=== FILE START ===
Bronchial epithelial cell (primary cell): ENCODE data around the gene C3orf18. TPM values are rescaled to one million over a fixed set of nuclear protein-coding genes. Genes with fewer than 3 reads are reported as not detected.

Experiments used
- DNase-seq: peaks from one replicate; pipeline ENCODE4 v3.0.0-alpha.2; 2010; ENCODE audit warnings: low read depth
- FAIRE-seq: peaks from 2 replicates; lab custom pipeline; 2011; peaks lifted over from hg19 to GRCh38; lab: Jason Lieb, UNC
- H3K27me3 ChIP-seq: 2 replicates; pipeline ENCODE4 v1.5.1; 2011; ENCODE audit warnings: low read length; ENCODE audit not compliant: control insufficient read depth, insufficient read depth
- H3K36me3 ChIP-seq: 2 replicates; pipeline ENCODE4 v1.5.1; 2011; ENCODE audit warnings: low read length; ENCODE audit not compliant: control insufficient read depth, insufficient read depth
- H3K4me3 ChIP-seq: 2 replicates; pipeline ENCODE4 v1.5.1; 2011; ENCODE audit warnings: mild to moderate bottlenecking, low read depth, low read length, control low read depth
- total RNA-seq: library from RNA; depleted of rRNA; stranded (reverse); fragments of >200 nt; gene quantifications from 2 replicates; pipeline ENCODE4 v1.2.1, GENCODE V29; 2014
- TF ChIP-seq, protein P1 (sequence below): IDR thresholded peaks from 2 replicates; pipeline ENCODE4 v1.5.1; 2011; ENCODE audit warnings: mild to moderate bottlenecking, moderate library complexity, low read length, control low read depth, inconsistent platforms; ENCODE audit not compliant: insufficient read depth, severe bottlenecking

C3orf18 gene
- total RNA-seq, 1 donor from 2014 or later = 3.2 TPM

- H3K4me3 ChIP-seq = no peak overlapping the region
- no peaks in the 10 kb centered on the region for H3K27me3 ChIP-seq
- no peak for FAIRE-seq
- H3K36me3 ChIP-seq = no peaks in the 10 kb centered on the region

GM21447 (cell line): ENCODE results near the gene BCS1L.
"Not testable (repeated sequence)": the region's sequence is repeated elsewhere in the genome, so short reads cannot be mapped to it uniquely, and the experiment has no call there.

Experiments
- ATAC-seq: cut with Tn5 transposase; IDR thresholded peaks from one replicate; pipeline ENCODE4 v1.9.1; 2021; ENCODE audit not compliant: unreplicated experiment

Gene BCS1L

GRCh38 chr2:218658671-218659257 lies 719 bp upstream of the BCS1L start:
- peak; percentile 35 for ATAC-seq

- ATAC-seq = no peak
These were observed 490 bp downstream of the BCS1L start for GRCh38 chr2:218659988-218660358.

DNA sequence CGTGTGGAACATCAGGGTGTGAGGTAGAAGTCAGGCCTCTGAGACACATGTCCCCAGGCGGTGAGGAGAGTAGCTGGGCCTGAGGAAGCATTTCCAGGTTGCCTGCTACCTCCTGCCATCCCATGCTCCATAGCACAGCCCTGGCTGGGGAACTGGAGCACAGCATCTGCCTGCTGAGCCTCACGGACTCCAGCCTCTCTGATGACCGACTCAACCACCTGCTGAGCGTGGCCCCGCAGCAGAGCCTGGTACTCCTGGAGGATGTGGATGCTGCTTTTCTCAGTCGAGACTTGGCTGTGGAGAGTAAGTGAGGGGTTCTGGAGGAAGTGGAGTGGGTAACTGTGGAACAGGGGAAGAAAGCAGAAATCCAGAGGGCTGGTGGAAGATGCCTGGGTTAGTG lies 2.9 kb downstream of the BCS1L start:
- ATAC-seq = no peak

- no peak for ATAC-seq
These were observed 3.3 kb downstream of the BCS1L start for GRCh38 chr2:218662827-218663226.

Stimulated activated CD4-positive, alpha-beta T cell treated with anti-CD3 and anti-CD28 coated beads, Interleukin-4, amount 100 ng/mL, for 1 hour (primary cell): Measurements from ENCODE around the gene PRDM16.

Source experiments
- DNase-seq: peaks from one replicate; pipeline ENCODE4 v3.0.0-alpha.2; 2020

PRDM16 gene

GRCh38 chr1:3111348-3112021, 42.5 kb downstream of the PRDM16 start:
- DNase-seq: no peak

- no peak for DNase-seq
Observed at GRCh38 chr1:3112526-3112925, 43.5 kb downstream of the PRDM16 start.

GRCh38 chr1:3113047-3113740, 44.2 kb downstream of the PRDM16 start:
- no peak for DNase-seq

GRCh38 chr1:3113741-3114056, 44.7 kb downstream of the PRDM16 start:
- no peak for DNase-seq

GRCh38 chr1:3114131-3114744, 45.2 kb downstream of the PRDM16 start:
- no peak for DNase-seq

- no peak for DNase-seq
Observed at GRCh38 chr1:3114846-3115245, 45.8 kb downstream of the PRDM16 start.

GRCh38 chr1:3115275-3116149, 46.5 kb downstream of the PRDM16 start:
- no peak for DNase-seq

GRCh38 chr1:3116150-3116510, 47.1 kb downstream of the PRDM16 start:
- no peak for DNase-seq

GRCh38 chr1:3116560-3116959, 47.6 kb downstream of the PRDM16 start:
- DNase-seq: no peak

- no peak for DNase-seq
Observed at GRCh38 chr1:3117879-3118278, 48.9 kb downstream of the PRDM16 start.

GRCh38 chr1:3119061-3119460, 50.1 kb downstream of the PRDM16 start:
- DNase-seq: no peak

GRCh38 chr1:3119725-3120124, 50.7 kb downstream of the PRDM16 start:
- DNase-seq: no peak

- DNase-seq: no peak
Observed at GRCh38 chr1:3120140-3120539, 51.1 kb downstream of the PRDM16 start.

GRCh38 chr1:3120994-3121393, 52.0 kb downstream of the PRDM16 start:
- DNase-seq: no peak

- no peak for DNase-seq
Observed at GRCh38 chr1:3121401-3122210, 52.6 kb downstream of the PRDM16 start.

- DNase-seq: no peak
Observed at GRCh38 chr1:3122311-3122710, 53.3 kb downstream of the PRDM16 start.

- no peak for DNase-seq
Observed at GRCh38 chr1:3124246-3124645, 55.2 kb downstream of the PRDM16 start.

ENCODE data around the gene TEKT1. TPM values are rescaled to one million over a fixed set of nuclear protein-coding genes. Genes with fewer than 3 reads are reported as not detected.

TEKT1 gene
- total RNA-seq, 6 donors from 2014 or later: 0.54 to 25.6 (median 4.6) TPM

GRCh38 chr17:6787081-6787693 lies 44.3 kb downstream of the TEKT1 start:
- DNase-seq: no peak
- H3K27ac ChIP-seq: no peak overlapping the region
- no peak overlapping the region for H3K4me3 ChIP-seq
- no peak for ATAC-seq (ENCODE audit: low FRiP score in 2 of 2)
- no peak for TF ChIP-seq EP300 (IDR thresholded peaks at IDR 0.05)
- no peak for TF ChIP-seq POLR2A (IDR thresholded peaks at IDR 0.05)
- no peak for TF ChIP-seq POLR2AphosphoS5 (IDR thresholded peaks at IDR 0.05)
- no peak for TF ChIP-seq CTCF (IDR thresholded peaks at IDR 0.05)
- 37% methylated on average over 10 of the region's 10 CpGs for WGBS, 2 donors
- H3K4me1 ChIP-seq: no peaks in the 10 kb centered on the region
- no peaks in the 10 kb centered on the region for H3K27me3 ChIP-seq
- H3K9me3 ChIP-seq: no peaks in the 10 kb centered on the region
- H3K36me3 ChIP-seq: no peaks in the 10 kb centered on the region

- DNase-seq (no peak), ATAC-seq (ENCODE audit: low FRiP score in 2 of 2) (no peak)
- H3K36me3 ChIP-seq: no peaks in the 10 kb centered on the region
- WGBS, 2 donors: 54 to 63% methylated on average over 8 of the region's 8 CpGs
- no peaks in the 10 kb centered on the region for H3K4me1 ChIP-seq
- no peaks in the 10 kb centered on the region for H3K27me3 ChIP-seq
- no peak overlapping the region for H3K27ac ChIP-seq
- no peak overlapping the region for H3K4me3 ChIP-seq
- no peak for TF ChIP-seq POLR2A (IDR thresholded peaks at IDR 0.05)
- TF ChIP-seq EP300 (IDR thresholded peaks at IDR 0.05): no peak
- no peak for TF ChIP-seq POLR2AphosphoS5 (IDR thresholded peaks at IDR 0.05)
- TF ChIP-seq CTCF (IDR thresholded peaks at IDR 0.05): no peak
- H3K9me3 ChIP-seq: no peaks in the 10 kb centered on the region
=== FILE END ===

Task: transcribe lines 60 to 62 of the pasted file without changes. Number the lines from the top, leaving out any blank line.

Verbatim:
- DNase-seq: no peak

- no peak for DNase-seq
Observed at GRCh38 chr1:3121401-3122210, 52.6 kb downstream of the PRDM16 start.